It’s a straight shot south on Highway 395 from Carson City to Mono Lake, and it’s a drive I remember well from the back seat. Driving it myself feels like that moment when you can’t remember if something happened in real life or in a dream—a surreal and ongoing deja vu of yellow lines on black pavement. Three years is no time at all in a cosmic sense, but returning to this place after so long feels at once comforting and horrifying. A lot can happen in three years.
As I ascend to Conway Summit, I attempt to recall my first memory of the place, or even my last. But my brain is awash in beautiful and painful memories of the timeless sort—the sort of love for a place and a person that existed once but doesn’t anymore. As I crest the summit my eyes brim with tears. I can’t believe I have to meet everyone for my new job in this state of emotion, so I push it back. There will be time for tears.
I grew up in Carson City, an Eastern Sierra town just two hours away from Mono Lake. Admittedly, though, it’s easy enough not to know the lake even from so close by. None of my friends growing up had much of a connection with the place. The main reason I grew up with Mono Lake was that my dad worked for the USGS and studied the lake. I still don’t really know what he did here, but he was certainly obsessed with the geology, hydrology, and of course, the tufa. Many a family day trip or vacation involved Mono Lake, and we attended Millpond Music festival in Bishop every year since I was just three years old, always stopping along the way. It’s no wonder I don’t have a first memory. When my sister and I became interested in birds, we went to the Mono Basin Bird Chautauqua several times in the early 2010s, and I fondly remember the bird walks with Santiago, the bird calling contest, and Nora’s funny dipper dance. I would always split a dish with my dad at the Whoa Nellie Deli and get a muffin from Latte Da. Mono Lake was everything to me as a kid, and I didn’t really know what would happen to those memories when I returned. But return I did.
I was thrilled when I got this job as a Mono Lake Intern, if for no other reason than to have a reason to return. I remember telling Rose, Claire, and Lily in my interview that I wanted this job because I missed this place, and I guess that was enough for them to hire me. I think in some way all of us who work here are here because we would miss this place terribly if we left. I know I did. But a lot had happened in my life that made me apprehensive about coming here as well. The pandemic and my dad’s losing fight with cancer kept us from coming for those three long years. And of course, I had changed as well. Grief is lonely, and losing a parent feels like losing your childhood and a big part of yourself at the same time. Mono Lake to me was a memory from a time before, before the loss and before the change. Coming here again, alone, and thrown into a new workplace dynamic, was honestly as terrifying as it was exciting. Nobody knew what had happened to me and what it meant for my connection to this place. I felt really alone.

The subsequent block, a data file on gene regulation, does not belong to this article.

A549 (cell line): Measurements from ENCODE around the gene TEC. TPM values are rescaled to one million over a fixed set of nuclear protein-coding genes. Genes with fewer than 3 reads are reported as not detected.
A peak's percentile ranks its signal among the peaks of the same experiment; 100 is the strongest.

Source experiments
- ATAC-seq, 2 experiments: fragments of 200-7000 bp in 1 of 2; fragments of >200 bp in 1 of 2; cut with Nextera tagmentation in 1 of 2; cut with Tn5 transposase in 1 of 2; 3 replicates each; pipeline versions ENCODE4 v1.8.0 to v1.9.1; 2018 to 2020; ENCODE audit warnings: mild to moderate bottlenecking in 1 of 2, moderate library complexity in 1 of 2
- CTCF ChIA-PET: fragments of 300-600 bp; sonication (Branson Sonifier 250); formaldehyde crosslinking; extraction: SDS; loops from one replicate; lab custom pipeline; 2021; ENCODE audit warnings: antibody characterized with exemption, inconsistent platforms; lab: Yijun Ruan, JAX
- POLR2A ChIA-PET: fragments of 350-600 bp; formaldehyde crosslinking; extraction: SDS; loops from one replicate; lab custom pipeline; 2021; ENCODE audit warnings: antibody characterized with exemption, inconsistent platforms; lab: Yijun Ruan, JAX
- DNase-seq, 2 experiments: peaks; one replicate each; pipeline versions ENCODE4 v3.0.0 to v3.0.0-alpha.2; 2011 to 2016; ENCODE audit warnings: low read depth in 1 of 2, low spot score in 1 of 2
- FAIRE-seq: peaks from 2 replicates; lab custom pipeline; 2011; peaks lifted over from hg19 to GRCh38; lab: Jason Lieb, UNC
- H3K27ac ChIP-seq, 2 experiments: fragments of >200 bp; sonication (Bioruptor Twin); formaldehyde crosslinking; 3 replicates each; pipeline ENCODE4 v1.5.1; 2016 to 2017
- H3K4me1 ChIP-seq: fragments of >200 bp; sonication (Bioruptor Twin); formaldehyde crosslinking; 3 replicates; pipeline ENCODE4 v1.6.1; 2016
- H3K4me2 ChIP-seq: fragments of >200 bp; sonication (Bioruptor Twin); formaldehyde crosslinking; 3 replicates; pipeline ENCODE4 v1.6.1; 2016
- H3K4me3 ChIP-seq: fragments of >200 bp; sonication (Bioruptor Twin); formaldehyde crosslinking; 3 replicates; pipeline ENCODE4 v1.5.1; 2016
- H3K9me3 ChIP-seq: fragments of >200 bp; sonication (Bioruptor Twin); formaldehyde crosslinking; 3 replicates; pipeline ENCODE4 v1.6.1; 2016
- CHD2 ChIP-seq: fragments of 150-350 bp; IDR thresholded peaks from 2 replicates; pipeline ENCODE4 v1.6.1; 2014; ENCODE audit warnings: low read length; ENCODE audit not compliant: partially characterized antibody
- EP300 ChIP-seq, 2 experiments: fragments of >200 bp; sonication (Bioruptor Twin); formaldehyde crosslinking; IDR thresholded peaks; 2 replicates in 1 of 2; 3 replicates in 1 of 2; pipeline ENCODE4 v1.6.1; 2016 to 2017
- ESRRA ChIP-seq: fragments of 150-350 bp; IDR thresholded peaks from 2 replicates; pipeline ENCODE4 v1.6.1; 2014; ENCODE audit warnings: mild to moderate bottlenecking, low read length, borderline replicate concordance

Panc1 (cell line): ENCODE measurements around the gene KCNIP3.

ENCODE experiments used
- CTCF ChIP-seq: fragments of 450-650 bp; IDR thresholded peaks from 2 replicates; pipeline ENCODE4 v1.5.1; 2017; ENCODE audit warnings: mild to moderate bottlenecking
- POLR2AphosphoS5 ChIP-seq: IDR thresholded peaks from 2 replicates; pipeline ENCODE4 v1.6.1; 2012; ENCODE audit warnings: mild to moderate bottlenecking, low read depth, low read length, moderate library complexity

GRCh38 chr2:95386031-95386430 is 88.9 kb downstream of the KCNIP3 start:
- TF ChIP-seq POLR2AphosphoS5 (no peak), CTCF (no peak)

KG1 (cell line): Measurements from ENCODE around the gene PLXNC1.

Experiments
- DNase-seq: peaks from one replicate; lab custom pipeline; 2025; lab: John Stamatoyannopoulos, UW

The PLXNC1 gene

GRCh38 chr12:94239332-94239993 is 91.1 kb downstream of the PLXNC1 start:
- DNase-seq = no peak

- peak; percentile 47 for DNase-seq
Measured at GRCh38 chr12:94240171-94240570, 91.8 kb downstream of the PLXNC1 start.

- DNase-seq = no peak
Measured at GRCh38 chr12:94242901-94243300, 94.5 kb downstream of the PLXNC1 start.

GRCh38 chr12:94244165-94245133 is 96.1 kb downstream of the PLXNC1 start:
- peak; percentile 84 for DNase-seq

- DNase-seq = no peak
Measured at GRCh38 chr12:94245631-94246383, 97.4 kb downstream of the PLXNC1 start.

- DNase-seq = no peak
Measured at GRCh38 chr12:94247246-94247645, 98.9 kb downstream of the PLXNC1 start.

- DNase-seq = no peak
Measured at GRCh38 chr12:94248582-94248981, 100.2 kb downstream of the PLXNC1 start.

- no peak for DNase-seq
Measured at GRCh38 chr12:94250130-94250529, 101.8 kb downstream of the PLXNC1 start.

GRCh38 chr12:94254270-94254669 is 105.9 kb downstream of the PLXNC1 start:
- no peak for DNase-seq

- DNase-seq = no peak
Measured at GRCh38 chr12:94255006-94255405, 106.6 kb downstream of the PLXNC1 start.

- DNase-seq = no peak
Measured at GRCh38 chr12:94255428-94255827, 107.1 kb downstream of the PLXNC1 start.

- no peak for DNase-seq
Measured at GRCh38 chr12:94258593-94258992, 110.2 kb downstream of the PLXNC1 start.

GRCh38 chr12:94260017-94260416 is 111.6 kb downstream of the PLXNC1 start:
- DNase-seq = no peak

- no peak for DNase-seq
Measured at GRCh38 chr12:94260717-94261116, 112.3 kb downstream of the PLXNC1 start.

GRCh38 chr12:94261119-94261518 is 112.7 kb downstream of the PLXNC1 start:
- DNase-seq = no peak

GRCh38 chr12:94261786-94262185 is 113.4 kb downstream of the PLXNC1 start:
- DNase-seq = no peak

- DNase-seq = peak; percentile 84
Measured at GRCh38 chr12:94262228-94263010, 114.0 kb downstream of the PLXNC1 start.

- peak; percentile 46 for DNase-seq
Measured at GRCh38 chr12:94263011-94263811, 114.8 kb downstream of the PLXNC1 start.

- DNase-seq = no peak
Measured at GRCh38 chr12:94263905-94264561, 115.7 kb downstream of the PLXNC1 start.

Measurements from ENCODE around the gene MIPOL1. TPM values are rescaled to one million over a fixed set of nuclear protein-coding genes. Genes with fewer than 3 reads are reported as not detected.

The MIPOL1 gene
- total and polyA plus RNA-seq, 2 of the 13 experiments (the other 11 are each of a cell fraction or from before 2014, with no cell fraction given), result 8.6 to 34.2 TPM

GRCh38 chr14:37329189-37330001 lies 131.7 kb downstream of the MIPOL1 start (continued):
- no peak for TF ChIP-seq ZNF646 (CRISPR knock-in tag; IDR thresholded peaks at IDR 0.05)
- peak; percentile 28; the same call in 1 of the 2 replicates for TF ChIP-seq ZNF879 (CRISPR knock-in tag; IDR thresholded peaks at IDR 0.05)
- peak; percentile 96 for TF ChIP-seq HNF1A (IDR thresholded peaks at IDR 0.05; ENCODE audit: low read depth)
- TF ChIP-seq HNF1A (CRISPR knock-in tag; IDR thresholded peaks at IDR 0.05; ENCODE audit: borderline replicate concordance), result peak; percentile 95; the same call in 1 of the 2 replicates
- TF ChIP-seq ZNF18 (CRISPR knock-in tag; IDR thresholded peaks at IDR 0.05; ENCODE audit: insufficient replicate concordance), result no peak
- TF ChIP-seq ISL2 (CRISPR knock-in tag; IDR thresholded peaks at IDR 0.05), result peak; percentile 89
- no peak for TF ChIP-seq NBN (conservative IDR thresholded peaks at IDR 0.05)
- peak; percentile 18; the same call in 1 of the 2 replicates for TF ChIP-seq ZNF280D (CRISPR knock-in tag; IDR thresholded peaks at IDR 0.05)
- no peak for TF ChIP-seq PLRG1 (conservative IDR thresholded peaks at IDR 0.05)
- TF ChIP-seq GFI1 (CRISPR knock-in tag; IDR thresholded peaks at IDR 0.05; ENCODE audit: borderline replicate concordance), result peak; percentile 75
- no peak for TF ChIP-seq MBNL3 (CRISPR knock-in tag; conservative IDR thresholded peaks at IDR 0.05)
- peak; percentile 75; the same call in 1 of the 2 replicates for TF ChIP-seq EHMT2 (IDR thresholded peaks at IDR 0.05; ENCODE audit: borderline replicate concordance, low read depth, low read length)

Luckily, I find the lake to have the power of an old friend, its dancing rivulets and swaying clouds bringing peace even in the most painful times. The birds, singing and mating and living their lives, give me the courage to live mine. I would be in a much worse place without them. And of course, slowly but surely, I have begun to find my footing here in this quaint small town full of beautiful people each with their own Mono Lake stories that just happen to overlap with mine. And we make new memories here together—sunset walks, Mamma Mia watch parties, swimming in frigid June Lake, birding in lovely meadows, or simply sitting in the shade on a hot day at Mono Cone and talking about life when it all seems a little too unbearable. I miss my dad and those memories here every day, but at least I know I can still live and breathe the beauty of this lake in the here and now.
My Mono Lake story is not the only story, of course. Mono Lake’s story began long before me, and before colonizers took this land. This place holds the voices of all the people who have been touched by its beauty, and those who have harmed it. I like to think that the lake is a story itself, and we each leave a part of ourselves to its kaleidoscope beauty. I make the theme on my South Tufa tours that this lake is a living and dynamic landscape, and I know now better than ever before why. It’s the type of story that becomes a part of you, and you can never leave it. Because Mono Lake is the story.
Top photo by Claire Landowski.